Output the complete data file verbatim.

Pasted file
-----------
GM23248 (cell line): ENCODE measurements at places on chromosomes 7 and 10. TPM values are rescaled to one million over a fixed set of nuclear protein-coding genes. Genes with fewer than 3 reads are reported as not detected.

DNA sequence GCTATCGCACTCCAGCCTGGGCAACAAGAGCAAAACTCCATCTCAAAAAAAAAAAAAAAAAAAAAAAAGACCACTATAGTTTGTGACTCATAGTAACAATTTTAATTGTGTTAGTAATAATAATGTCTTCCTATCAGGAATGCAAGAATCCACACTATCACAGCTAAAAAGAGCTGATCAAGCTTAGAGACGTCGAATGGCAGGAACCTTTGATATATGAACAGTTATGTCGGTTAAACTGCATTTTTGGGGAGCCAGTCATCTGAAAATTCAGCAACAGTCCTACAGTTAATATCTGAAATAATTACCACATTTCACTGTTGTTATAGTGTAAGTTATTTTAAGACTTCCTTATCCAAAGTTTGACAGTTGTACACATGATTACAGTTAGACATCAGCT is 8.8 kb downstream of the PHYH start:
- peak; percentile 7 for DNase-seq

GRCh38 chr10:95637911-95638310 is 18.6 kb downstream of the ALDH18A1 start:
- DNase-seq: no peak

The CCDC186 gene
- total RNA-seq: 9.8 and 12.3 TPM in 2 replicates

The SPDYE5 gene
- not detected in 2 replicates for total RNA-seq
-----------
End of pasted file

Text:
GM23248 (cell line): ENCODE measurements at places on chromosomes 7 and 10. TPM values are rescaled to one million over a fixed set of nuclear protein-coding genes. Genes with fewer than 3 reads are reported as not detected.

DNA sequence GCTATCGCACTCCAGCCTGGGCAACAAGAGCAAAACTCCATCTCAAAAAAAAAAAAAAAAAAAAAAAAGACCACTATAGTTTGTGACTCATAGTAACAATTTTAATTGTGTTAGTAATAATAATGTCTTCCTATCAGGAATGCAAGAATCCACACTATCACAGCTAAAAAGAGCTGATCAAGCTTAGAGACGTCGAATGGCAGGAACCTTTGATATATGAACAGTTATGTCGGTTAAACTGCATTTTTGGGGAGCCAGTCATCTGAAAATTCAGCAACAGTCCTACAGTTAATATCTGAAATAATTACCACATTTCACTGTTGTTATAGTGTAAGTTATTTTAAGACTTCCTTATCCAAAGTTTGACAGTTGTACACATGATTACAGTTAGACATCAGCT is 8.8 kb downstream of the PHYH start:
- peak; percentile 7 for DNase-seq

GRCh38 chr10:95637911-95638310 is 18.6 kb downstream of the ALDH18A1 start:
- DNase-seq: no peak

The CCDC186 gene
- total RNA-seq: 9.8 and 12.3 TPM in 2 replicates

The SPDYE5 gene
- not detected in 2 replicates for total RNA-seq